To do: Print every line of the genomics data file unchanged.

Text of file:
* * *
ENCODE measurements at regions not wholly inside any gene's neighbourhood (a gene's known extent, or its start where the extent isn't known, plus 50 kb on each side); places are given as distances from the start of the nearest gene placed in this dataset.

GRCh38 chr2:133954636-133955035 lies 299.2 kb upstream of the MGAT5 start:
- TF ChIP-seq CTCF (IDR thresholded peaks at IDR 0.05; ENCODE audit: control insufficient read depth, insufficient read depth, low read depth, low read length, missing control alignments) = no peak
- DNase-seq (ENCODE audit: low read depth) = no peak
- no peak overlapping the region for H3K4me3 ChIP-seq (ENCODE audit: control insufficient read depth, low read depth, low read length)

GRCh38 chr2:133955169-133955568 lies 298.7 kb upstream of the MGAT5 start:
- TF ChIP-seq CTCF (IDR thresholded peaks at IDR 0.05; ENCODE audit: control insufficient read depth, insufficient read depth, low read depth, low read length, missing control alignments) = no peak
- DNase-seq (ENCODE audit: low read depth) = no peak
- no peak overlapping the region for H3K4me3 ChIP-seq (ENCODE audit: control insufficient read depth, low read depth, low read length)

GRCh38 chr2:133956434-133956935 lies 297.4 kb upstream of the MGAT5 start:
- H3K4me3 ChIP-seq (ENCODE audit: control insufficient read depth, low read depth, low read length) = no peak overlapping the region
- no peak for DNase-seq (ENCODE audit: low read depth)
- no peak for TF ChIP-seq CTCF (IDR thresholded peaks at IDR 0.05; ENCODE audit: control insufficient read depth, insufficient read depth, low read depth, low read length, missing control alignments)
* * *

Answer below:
ENCODE measurements at regions not wholly inside any gene's neighbourhood (a gene's known extent, or its start where the extent isn't known, plus 50 kb on each side); places are given as distances from the start of the nearest gene placed in this dataset.

GRCh38 chr2:133954636-133955035 lies 299.2 kb upstream of the MGAT5 start:
- TF ChIP-seq CTCF (IDR thresholded peaks at IDR 0.05; ENCODE audit: control insufficient read depth, insufficient read depth, low read depth, low read length, missing control alignments) = no peak
- DNase-seq (ENCODE audit: low read depth) = no peak
- no peak overlapping the region for H3K4me3 ChIP-seq (ENCODE audit: control insufficient read depth, low read depth, low read length)

GRCh38 chr2:133955169-133955568 lies 298.7 kb upstream of the MGAT5 start:
- TF ChIP-seq CTCF (IDR thresholded peaks at IDR 0.05; ENCODE audit: control insufficient read depth, insufficient read depth, low read depth, low read length, missing control alignments) = no peak
- DNase-seq (ENCODE audit: low read depth) = no peak
- no peak overlapping the region for H3K4me3 ChIP-seq (ENCODE audit: control insufficient read depth, low read depth, low read length)

GRCh38 chr2:133956434-133956935 lies 297.4 kb upstream of the MGAT5 start:
- H3K4me3 ChIP-seq (ENCODE audit: control insufficient read depth, low read depth, low read length) = no peak overlapping the region
- no peak for DNase-seq (ENCODE audit: low read depth)
- no peak for TF ChIP-seq CTCF (IDR thresholded peaks at IDR 0.05; ENCODE audit: control insufficient read depth, insufficient read depth, low read depth, low read length, missing control alignments)